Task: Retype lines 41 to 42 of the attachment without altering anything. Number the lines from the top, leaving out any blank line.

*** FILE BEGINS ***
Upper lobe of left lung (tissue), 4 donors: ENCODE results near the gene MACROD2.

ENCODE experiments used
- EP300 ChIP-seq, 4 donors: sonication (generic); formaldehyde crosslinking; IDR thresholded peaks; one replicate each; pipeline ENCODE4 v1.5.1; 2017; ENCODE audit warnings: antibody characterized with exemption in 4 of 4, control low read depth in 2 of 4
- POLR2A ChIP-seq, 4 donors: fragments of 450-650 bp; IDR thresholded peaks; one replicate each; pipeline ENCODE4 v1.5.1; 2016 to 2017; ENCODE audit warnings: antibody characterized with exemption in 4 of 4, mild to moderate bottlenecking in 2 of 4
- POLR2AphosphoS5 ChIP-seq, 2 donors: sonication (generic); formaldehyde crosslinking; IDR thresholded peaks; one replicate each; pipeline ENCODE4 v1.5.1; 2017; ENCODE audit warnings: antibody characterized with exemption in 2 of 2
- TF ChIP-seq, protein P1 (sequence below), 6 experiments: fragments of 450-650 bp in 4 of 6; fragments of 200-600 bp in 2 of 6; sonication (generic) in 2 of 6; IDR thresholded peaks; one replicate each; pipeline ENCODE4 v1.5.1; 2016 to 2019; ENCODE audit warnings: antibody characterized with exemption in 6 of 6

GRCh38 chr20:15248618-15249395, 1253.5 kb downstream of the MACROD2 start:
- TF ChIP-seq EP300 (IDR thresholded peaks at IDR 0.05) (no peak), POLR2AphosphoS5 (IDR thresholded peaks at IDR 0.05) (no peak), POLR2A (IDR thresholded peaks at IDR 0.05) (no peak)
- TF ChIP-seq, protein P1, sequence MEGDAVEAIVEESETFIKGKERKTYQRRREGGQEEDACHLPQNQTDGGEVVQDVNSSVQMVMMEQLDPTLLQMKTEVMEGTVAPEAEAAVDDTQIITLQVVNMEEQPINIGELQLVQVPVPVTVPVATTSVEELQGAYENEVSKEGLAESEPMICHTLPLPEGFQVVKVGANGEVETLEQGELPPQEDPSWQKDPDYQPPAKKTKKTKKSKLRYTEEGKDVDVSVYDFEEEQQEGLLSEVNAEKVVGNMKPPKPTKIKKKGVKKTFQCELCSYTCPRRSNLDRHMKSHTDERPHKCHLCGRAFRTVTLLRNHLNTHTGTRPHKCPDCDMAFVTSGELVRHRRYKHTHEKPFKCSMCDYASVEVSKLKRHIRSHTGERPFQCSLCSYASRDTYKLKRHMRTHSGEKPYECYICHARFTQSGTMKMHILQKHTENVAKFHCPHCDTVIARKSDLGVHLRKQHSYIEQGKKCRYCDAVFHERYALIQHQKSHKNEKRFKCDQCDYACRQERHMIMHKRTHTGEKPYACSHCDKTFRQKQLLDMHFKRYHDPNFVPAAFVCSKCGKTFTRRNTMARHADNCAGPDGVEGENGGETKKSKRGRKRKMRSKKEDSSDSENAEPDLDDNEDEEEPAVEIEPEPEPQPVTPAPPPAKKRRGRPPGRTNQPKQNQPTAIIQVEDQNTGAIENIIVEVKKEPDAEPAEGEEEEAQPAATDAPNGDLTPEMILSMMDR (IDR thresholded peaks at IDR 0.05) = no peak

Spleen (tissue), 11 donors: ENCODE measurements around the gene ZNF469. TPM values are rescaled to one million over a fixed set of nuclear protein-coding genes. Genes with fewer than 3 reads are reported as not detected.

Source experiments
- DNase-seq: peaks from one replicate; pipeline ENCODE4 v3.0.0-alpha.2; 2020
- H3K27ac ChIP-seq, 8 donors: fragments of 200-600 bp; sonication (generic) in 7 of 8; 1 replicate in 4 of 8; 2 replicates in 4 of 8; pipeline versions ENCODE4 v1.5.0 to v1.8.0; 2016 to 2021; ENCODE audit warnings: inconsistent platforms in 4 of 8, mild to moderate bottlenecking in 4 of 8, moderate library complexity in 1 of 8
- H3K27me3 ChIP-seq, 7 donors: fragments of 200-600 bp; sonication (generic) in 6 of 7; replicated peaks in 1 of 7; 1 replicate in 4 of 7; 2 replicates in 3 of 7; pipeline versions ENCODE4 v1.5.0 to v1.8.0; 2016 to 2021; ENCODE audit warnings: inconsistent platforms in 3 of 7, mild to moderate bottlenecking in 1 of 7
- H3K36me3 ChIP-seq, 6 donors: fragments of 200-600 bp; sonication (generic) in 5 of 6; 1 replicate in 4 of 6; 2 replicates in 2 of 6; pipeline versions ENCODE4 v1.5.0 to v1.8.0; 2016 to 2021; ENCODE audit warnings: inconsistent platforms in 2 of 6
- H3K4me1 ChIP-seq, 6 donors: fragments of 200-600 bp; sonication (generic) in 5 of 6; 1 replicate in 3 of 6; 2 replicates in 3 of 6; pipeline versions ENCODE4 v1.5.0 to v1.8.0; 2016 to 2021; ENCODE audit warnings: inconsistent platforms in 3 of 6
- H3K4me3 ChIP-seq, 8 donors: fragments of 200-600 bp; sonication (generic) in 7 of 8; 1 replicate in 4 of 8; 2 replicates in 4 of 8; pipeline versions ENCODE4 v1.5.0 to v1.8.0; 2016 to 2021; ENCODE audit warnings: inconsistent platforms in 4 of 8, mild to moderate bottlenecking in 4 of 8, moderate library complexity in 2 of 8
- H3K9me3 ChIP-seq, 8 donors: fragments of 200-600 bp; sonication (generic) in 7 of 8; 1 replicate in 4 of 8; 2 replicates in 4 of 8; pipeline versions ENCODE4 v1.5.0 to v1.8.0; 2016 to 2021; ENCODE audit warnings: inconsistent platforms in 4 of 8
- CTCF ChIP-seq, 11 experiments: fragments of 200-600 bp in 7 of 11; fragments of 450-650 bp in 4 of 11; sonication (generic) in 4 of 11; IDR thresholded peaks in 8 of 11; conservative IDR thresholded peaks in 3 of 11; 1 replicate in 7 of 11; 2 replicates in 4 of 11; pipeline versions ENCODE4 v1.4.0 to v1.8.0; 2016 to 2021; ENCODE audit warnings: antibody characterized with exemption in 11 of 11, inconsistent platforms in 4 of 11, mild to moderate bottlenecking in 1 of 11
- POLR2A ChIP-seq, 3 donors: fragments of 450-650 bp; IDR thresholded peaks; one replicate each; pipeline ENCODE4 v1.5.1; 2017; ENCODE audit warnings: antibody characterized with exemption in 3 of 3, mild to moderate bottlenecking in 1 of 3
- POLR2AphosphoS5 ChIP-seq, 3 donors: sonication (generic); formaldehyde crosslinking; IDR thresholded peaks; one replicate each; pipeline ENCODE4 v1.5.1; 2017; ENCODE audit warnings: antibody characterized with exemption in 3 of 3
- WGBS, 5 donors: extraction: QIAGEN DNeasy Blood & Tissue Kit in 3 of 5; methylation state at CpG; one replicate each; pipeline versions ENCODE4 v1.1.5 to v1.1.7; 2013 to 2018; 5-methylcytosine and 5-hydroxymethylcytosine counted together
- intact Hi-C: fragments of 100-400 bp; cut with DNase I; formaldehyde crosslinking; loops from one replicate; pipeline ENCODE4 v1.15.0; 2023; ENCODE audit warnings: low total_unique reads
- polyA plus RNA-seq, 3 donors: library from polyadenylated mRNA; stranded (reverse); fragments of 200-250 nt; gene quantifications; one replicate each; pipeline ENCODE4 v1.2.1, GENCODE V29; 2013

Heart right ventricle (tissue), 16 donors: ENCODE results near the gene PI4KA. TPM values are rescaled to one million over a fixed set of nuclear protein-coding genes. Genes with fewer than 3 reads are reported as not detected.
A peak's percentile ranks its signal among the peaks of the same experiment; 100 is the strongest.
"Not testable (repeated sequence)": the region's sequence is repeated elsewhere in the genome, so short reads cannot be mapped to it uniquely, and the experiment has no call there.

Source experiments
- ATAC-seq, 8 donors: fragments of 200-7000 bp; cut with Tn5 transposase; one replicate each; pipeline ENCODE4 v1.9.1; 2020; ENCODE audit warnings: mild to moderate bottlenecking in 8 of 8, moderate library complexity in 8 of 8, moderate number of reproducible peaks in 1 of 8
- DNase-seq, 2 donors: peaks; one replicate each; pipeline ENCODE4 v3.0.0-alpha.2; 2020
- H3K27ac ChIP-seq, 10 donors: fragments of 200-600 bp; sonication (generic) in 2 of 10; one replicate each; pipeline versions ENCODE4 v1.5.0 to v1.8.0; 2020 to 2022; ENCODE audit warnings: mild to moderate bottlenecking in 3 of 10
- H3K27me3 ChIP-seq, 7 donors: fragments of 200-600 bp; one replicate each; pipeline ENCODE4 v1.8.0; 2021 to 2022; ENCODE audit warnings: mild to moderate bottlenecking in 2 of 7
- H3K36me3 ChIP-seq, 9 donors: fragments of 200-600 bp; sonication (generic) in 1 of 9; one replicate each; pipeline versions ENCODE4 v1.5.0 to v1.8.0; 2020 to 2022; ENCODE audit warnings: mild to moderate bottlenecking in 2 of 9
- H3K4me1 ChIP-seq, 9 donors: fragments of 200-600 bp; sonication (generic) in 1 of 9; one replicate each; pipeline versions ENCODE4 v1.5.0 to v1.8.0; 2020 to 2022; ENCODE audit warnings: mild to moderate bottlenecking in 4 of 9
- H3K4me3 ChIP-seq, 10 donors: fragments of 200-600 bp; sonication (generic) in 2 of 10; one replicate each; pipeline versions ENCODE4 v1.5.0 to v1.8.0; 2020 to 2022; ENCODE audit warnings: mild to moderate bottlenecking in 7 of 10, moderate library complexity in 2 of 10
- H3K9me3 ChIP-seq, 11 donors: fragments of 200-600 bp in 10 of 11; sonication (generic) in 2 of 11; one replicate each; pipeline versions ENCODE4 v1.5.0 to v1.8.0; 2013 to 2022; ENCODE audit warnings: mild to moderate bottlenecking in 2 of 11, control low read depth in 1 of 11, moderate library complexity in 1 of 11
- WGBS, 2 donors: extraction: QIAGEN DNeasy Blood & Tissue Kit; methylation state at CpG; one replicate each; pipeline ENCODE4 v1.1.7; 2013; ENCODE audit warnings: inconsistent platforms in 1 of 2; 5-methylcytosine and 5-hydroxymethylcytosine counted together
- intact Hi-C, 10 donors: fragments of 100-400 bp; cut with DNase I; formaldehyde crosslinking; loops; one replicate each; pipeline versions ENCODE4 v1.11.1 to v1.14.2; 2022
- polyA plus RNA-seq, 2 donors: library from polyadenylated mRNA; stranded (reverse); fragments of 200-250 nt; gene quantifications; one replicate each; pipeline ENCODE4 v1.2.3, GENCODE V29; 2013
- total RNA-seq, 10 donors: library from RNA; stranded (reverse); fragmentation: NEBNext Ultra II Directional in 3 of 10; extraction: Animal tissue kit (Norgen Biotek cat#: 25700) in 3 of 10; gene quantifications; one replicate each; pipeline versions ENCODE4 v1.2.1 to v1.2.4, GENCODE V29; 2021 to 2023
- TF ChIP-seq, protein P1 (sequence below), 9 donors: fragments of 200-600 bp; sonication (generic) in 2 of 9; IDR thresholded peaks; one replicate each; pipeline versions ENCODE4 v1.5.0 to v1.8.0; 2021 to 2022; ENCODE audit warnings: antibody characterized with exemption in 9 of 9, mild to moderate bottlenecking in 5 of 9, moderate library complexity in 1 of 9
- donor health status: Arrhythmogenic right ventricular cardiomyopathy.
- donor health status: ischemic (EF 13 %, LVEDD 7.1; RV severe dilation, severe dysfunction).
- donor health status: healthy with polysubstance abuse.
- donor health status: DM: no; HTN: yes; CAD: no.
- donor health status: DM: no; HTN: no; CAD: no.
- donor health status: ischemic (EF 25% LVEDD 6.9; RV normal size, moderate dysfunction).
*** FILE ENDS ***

- TF ChIP-seq, protein P1 (sequence below), 9 donors: fragments of 200-600 bp; sonication (generic) in 2 of 9; IDR thresholded peaks; one replicate each; pipeline versions ENCODE4 v1.5.0 to v1.8.0; 2021 to 2022; ENCODE audit warnings: antibody characterized with exemption in 9 of 9, mild to moderate bottlenecking in 5 of 9, moderate library complexity in 1 of 9
- donor health status: Arrhythmogenic right ventricular cardiomyopathy.